In retrospect, Jahmene Douglas was a casting dream for producers. The diffident Swindon lad with more tragic backstories than a veteran soap character has a narrative that fulfils two classic X Factor plots: overcoming adversity and the journey to confidence.
With so many sob stories to choose from, producers started off his first audition not on childhood abuse, domestic violence or his brother’s suicide but with a Subo-esque focus on his lack of self-belief, strange mannerisms and humble background. He nervously giggled five times in the first 20 seconds of VT, then explained “I’m the biggest worrier” and “I feel like I’m going to wee myself”. All this gave viewers the requisite “shock factor” as Tulisa put it after he had finished ‘At Last’.
“You were like this timid little soul and you couldn’t actually express yourself, until you started singing,” Tulisa also said, as the incidental music to ‘Forrest Gump’ started up. Jahmene, dressed in a rather Gumpesque grey suit and buttoned-up white shirt, was last seen shuffling into the distance arm-in-arm with his Sally Fields-like mother.
Was Jahmene seen by producers as a potential finalist at this point? At Sofabet we have given some credence to the idea that he only emerged as one because he was an effective ‘sink Chris’ candidate. After all, the gospel singer has never looked particularly marketable. But re-watching Jahmene’s audition there’s a significant clue that we failed to register at the time. Take a look yourself and pay attention to the judges’ comments. Can you find it?
Nicole reckons Jahmene is “world class” and could sell records everywhere. World class is shorthand on the show for ‘deserving finalist’. “We’re looking for a worldwide recording artist,” is how Louis usually puts it. Ella got this tag repeatedly. Jahmene was given it at the very beginning. Not picking up on this, and without the benefit of hindsight, we had Jahmene down as a shock earlyish exit during the live shows in our 1-13 prediction. We weren’t alone – in the comments section to that article, plenty (though by no means all) of those sharing their estimates agreed.
Before he could reach that point, Jahmene had to go on a journey of self-belief. They stuck him with the unsuitable ‘Moves Like Jagger’ on the first day of bootcamp, which he messed up. “I should have stood up for myself,” Jahmene said on negotiating which song he and the two other contestants had to perform. He was shown having a panic attack on the second day of bootcamp before two judges went backstage to comfort him, Nicole giving him a maternal hug and Louis playing the surrogate Dad with the words, “We believe in you so much.”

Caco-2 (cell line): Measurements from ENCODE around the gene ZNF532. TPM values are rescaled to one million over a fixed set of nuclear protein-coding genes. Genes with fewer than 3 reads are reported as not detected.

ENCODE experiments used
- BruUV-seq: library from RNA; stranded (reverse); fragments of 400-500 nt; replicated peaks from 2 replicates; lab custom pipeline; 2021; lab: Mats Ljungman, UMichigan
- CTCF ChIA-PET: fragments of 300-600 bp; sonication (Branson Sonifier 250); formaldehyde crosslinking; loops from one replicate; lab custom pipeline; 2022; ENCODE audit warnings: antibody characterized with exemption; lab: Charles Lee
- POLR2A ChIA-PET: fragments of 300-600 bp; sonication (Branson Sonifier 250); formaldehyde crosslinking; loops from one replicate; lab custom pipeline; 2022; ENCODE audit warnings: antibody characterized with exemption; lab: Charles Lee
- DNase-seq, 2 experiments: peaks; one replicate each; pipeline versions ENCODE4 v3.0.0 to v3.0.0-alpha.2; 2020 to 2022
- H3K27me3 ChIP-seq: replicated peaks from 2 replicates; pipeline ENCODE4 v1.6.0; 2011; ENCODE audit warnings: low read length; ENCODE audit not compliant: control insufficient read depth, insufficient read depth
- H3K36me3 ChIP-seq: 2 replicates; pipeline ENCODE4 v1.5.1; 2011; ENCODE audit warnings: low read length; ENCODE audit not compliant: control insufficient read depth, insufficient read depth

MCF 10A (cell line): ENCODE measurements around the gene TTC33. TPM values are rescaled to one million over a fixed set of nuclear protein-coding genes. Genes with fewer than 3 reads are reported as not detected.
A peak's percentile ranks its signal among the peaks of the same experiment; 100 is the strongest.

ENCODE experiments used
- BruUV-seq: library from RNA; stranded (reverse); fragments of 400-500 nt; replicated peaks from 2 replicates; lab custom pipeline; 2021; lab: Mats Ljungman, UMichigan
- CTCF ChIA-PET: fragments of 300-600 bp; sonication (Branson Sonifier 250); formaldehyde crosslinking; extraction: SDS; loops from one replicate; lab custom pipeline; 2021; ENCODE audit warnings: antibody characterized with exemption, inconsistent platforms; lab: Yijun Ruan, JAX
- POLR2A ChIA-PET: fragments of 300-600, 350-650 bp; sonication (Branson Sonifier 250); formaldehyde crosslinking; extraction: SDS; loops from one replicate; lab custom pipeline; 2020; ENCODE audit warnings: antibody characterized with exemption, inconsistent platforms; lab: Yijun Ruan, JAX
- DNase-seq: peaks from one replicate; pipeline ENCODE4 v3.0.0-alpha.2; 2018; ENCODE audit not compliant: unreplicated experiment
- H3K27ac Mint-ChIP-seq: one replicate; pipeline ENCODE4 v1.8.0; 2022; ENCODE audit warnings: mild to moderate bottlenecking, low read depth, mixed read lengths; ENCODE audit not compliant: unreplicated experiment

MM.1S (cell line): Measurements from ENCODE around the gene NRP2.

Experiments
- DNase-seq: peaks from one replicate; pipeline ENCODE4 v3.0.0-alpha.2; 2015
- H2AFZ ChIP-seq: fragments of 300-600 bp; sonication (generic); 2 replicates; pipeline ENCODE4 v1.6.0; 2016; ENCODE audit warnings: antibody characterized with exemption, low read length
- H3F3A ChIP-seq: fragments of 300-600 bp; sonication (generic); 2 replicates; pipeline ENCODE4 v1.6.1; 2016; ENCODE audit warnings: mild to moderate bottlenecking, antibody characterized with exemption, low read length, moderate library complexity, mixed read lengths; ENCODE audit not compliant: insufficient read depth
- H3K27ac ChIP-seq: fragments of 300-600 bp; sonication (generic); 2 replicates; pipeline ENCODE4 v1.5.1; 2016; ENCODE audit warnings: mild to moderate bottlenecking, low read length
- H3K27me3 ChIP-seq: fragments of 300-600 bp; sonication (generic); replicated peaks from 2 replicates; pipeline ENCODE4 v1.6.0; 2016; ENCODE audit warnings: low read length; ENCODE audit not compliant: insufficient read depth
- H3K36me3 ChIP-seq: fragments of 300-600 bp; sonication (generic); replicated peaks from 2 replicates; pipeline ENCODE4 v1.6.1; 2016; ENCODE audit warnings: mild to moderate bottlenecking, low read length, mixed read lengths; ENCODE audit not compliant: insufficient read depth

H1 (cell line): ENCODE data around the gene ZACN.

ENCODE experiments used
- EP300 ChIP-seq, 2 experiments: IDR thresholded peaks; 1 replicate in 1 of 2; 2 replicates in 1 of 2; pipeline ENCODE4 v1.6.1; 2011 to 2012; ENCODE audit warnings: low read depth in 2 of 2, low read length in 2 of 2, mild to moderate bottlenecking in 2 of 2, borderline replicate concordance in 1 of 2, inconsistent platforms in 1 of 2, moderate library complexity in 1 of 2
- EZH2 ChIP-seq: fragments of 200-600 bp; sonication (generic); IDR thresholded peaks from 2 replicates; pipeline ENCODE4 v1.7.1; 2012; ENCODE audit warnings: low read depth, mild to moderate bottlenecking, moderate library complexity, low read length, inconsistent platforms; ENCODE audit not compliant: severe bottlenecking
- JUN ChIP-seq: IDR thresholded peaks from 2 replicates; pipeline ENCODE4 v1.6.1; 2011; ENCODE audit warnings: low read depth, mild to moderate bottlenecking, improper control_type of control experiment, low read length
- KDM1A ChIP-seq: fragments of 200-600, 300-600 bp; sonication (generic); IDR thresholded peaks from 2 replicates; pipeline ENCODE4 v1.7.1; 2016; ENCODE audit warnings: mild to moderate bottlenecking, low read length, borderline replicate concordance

Ma Scherzinger gave him some home truths at judges’ houses by telling him to “grow some balls”, which she could claim he’d done after his week 1 rendition of ‘Imagine’. His VT that week was all about overcoming nerves. “I’m feeling a lot more confident,” he explained. To reinforce what with hindsight should have been a growing suspicion that Jahmene was an intended finalist from the off, he was given the first live show’s pimp slot, winner’s lighting and the winner’s walk to the audience.
The last we saw of Jahmene that Saturday night he was again being mothered, this time by Dermot ruffling his hair.
This became a running joke when referenced in week 2. The second live show was all about boosting Jahmene’s ‘awwwwww’ appeal. The VT revealed he had never had a girlfriend, he was then styled in a white suit which Dermot and Tulisa said made him look “confident” and “dapper”. But if his appeal to maternal instincts across the country wasn’t sealed yet, it certainly would be.
Week 3 witnessed an incredibly moving VT about domestic abuse suffered by his mother during Jahmene’s childhood. He explained that singing had become his sanctuary and broke down after his rendition of ‘Say A Little Prayer’. This was the context in which two judges explained he was “here for a reason”. It would be week 5 before Nicole explicitly said, “you inspire so many other people”. In the meantime, Jahmene had been campaigning against domestic violence. He had become a champion of downtrodden women. From there he has moved onto helping children and young people.
Judges’ comments remained incredibly positive but stepped up a gear after his week 4 rendition of ‘Killing Me Softly’. Louis’s remarks that Jahmene was “his favourite singer in the competition by far”, “a-mazing”, “world class”, “only 20” (he’s not but when did the facts stop Louis?) and the classic “you remind me of …*insert soul singer’s name here*” became interchangeable at this point, like a set of cue cards shuffled for each performance.